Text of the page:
Now is a good time to explain a concept called the Triangle of Youth, which refers to the three features that are set to represent a youthful face. These include high cheekbones, fuller cheeks, and a slim lower face with a defined jawline, much like a triangle with the base at the cheekbones. Over time, this triangle appears to invert as the upper face loses volume and the volume shifts downward. There are multiple factors that causes inversion, loss of elasticity in the skin, loss of fat pads that hold skin up and shrinking facial muscles. As a result, the face starts to sag and look tired. This is also why young celebrities like Leah Michelle have received criticism on social media for getting fat removed from their cheeks through a process called buccal fat removal. Removing the buccal fat pads can make us look too gaunt, causing our appearance to age prematurely.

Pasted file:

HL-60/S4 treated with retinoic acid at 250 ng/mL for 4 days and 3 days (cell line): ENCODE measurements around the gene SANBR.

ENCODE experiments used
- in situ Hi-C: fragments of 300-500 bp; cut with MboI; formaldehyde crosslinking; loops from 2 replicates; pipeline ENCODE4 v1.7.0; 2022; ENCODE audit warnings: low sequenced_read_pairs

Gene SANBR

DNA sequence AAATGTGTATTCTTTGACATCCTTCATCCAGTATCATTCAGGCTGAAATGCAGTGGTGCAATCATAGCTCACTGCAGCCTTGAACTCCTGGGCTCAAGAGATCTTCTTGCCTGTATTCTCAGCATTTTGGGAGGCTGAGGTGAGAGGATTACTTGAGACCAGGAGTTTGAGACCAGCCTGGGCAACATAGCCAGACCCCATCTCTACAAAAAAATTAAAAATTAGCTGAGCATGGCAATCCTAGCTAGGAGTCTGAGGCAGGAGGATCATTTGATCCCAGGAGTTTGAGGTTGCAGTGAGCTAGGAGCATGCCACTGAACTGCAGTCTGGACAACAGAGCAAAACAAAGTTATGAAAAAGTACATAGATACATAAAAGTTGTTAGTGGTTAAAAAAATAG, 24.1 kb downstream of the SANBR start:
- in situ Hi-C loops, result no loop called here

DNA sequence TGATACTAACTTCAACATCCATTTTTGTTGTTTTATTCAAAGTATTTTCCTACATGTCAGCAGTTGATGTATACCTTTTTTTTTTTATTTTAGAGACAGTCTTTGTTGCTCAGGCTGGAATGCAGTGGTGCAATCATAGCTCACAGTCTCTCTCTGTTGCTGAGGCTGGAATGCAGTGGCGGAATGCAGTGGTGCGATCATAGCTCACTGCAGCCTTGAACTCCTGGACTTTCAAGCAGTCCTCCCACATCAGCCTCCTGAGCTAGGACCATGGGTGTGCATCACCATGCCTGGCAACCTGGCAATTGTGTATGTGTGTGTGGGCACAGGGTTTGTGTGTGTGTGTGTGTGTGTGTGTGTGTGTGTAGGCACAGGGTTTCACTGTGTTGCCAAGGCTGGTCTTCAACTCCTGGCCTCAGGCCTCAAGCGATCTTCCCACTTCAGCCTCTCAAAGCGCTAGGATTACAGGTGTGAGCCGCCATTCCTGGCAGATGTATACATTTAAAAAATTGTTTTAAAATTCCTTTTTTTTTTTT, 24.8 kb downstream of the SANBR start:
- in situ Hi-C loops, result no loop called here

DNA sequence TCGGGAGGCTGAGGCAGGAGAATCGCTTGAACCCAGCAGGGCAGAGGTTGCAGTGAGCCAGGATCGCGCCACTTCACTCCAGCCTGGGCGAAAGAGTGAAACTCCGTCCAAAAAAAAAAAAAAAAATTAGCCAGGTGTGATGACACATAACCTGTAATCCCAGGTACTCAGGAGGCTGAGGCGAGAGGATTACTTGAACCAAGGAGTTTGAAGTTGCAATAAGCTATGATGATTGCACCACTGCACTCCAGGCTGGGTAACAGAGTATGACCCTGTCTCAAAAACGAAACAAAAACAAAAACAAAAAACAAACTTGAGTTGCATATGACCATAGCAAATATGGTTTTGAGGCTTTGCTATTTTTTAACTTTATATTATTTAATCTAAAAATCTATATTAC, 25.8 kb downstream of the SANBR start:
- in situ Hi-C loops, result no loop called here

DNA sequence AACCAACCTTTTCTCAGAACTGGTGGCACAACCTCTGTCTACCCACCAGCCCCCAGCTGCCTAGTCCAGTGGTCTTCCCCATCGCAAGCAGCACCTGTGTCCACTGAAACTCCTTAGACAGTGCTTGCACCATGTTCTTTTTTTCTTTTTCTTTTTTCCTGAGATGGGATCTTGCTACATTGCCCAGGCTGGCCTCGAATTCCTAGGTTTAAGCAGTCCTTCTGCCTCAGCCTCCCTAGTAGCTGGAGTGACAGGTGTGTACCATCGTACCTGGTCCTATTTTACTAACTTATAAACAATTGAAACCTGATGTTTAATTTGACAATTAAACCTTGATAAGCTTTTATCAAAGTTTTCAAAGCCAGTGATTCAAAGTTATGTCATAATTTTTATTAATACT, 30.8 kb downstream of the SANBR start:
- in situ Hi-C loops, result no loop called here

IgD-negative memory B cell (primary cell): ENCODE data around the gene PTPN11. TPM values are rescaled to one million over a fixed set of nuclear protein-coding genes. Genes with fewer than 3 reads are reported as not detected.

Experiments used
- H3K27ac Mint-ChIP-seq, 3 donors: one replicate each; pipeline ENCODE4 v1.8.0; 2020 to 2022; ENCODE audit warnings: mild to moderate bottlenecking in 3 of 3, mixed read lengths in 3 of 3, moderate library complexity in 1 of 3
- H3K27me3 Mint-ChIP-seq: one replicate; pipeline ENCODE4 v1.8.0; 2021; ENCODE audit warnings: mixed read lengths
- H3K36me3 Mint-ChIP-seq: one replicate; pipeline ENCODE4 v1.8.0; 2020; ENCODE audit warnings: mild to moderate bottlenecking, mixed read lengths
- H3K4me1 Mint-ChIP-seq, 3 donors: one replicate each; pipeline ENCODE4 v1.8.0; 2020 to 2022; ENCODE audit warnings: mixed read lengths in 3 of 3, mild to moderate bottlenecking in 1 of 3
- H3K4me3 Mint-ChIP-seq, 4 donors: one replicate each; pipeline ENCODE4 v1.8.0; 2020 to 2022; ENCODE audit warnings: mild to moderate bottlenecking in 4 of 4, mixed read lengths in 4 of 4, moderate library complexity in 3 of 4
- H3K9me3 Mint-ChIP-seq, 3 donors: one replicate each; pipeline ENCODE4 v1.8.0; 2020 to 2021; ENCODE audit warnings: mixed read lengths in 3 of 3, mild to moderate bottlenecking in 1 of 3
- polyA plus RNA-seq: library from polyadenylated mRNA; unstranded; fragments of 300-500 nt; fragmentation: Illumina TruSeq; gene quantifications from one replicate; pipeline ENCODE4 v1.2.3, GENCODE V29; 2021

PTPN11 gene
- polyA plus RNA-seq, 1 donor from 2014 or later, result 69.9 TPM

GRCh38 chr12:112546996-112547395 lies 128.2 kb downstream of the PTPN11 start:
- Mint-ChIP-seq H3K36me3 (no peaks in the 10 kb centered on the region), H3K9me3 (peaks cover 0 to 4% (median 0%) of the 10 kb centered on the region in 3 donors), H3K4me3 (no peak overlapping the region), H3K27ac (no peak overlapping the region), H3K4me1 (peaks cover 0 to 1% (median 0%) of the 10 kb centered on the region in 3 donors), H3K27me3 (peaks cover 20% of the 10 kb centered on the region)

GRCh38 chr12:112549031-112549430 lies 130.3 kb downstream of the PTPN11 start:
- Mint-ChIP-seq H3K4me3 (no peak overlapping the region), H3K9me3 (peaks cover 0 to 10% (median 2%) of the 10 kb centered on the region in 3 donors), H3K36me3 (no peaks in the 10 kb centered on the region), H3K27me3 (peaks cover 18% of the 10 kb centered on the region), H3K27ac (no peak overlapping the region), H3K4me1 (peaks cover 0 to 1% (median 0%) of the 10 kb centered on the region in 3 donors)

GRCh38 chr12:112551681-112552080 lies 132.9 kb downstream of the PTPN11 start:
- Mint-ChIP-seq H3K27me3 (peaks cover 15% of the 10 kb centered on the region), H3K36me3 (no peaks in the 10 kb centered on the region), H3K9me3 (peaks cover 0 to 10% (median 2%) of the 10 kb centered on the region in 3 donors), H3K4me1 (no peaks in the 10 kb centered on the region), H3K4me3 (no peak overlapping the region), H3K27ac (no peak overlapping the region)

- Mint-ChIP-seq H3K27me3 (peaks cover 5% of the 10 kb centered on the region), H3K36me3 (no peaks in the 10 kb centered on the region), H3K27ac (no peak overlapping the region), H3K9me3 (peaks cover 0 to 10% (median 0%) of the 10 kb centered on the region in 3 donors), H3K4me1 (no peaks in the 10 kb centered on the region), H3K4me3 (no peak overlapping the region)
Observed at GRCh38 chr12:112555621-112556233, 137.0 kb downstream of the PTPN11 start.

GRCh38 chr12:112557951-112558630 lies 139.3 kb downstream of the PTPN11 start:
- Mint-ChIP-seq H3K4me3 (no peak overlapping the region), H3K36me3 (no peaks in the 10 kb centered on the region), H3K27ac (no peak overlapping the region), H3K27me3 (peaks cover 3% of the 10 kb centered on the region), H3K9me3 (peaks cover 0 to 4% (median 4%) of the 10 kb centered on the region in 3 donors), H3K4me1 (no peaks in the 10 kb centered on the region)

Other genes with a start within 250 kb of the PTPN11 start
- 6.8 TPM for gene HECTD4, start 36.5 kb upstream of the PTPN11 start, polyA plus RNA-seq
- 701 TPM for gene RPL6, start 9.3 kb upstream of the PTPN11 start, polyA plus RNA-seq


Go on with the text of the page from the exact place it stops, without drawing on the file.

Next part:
When it comes to our face, fat is actually our friend. Buccal fat removal is also commonly criticized because it’s very difficult to reverse. When fat located within the buccal area is taken away, this volume cannot be restored to this area in the way that it appears natural. This effect is very important to know when considering this procedure. But on the bright side, it is possible to restore the appearance of subcutaneous facial fat that is lost due to natural body processes like weight loss and aging. I have many patients come into my practice seeking ways to restore lost volume and I inform them of the multiple options that are available to help restore fat underneath the skin, both in the face and even other areas of the body. Let’s start with discussing the most popular, safest and natural one. Poly-L-Lactic Acid, which is also known as Sculptra.